1 Chick belt contact sample
1 Chick slide contact sample
1 Chick holding room sample
1 Chick holding room air sample
1 Delivery truck contact sample
Crate and delivery truck samples to suit.
*Only applies to breeder flocks.
Figure 2


In this example the sampling thus includes: 16 air samples (exposure plates), 5 vaccine
samples (onto exposure plates), 15 contact samples (contact plates) = 36 samples in total.
The number of samples used will depend on the particular hatchery being monitored or the
area being specifically looked at. Consult your poultry veterinarian before starting your
programme as the sampling points and numbers should remain constant throughout the testing
Hatchery Hygiene Monitoring


period for a particular hatchery.
Number/identify all plates used preferably with Permanent Koki Pen (eg Artline) (Company,
Hatchery, sample point number, date etc.)
Draw up a corresponding list to submit with the plates to the laboratory (Figure 1).
Figure 3

Figure 4
Exposure time for air samples on contact plates is 20 – 30 minutes (Figure 3 and 4). To use
the exposure plates, simply place the plate on a horizontal surface, remove the lid for
the desired exposure time (eg 30 minutes) and then replace the lid. Ensure exposure
time is consistent to allow for comparison of scores. Ensure each plate is accurately labelled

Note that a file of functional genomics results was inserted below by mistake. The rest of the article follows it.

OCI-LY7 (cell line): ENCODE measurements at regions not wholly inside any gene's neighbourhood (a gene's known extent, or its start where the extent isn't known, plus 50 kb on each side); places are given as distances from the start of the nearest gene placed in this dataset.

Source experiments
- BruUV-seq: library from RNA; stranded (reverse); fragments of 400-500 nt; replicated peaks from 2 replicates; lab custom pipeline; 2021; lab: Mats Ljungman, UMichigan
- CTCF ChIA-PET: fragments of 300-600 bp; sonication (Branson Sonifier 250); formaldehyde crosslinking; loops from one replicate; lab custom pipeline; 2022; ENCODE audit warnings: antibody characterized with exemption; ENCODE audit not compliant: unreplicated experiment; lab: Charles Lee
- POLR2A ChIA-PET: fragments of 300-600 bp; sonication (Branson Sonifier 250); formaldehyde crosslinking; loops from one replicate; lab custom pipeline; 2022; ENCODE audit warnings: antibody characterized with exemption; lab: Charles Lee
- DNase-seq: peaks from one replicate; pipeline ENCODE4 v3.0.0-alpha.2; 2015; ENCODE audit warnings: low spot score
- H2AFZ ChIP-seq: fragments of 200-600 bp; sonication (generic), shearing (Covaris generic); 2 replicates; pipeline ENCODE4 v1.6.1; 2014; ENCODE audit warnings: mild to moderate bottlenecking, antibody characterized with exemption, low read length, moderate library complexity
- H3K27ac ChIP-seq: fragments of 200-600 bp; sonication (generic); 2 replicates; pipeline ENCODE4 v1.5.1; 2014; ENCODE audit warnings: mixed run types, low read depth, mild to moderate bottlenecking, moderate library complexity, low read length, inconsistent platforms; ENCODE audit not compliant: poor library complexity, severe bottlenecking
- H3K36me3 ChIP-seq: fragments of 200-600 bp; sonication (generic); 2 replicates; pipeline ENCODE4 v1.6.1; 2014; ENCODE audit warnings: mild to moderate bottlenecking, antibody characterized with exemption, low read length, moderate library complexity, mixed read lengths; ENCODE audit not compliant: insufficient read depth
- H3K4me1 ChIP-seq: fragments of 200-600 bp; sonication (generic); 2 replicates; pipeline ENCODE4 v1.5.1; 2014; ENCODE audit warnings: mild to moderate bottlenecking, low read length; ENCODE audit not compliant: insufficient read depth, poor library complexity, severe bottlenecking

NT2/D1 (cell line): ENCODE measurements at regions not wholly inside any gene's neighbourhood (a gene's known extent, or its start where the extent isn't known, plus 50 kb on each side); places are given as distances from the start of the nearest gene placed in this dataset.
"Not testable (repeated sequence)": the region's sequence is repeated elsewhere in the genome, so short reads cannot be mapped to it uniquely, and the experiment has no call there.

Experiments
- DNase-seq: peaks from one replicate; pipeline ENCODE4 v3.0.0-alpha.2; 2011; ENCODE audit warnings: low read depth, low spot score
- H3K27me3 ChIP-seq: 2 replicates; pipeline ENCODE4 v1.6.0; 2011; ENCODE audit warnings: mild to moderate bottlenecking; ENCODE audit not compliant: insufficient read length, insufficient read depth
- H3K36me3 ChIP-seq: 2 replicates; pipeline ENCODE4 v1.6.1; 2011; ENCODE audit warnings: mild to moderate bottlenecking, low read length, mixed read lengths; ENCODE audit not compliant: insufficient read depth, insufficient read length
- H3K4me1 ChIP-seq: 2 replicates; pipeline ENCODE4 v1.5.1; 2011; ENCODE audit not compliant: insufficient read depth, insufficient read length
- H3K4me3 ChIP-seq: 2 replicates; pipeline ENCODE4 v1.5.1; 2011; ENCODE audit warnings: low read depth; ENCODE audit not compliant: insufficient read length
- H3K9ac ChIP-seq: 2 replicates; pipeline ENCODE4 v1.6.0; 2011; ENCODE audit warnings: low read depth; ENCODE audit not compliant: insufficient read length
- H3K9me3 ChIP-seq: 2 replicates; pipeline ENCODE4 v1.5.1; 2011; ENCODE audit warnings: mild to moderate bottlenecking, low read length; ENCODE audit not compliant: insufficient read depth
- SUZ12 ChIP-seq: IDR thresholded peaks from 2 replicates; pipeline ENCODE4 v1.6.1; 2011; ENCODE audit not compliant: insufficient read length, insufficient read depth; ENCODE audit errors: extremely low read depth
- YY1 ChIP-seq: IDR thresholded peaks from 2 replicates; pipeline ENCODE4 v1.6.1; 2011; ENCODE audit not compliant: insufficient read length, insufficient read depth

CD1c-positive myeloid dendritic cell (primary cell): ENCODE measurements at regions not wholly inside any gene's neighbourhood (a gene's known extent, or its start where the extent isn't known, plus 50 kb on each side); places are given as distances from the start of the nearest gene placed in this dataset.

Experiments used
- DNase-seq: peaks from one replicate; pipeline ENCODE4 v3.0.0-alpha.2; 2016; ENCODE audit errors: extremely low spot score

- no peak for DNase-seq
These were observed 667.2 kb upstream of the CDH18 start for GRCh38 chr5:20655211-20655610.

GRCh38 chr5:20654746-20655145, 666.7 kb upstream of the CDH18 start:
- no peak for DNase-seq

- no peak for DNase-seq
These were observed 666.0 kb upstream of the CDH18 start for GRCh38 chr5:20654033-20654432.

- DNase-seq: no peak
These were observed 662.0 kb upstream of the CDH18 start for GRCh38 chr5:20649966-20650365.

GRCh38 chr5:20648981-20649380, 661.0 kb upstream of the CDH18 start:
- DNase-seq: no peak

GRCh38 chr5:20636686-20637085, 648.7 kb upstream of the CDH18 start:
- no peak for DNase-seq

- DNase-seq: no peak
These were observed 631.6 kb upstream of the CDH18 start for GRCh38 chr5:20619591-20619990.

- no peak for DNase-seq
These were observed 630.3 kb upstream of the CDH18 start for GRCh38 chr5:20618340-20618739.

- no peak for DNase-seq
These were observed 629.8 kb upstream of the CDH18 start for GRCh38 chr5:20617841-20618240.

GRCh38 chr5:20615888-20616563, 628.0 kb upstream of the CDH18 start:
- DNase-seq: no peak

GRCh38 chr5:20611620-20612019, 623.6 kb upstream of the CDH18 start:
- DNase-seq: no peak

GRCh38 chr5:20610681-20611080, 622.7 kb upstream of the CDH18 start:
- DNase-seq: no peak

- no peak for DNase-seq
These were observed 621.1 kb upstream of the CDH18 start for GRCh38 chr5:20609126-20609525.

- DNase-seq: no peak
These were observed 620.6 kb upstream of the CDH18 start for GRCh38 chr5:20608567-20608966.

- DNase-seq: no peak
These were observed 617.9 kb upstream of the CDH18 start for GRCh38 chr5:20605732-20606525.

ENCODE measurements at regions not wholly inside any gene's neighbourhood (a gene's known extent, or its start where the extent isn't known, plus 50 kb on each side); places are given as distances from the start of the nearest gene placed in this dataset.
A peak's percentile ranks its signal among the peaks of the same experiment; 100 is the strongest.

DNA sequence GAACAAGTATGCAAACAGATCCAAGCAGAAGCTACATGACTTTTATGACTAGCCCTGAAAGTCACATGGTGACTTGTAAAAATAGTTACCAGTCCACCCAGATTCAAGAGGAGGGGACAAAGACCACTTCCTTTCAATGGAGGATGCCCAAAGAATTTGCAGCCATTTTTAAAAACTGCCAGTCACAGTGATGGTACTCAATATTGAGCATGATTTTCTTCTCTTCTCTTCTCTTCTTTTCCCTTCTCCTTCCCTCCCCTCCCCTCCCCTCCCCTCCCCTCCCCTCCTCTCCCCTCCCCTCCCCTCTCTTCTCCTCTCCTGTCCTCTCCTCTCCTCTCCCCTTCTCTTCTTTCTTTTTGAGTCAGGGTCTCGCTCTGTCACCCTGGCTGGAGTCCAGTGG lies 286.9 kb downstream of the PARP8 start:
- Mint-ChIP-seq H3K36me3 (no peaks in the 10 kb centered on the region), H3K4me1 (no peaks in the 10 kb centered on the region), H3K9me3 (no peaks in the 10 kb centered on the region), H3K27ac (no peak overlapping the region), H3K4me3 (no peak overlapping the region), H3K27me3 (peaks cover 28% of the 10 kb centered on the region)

on the plate as well as the corresponding submission form.
Figure 5

Figure 6
Contact (Rhodac) Plates: remove the lid of the plate, press the agar gently against the
selected surface to be tested (horizontal or vertical) and replace the lid taking care not
to touch the agar. Label all plates clearly as outlined above.
Hatchery Hygiene Monitoring
Figure 7

A few drops of vaccine sample are dropped onto an exposure plate and the plate
immediately closed and then gently tilted to spread the vaccine over the agar (Figure 7).
Figure 8

All plates are scored in the laboratory post incubation for bacterial and fungal growth. The
total score is based 50:50 on bacterial and fungal counts. The growth on each plate is ranked
and given a score factor (Figure 8).
A final Hygiene Index is then calculated for both bacterial and fungal scores and an overall index
determined.
Hatchery Hygiene Monitoring
Storage and Reading of Contact + Exposure Plates
Storage
Both contact and exposure plates must be stored at 4oC (not to be frozen) and preferably
remain in their sealed packets or containers until used. If any plates appear rough and/or
cracked, discard these as they have been frozen and the agar is damaged. (To prevent other
plates freezing simply move the plates to a slightly warmer part of the fridge eg: near the
door or turn the temperature control up slightly). If any colonies appear on the agar before
use please return this batch of plates to the laboratory. This batch will be replaced.
Contamination is minimised as much as possible during production but cannot always be
totally eliminated.
Control Plates
Two or more marked “control plates” are supplied with each batch of plates. These plates
should be subject to the same conditions as the test plates but remain unopened and returned
to the laboratory with the test plates.
Reading
Once the plates are received at the laboratory, they are incubated for 24 hours at 37oC, after
which they are scored for bacterial growth according to the table attached (Figure 8). They
are then incubated at 30° C for a further 24 hours and then scored for fungal growth. Fungal
colonies are then evaluated to determine the presence of Aspergillus species.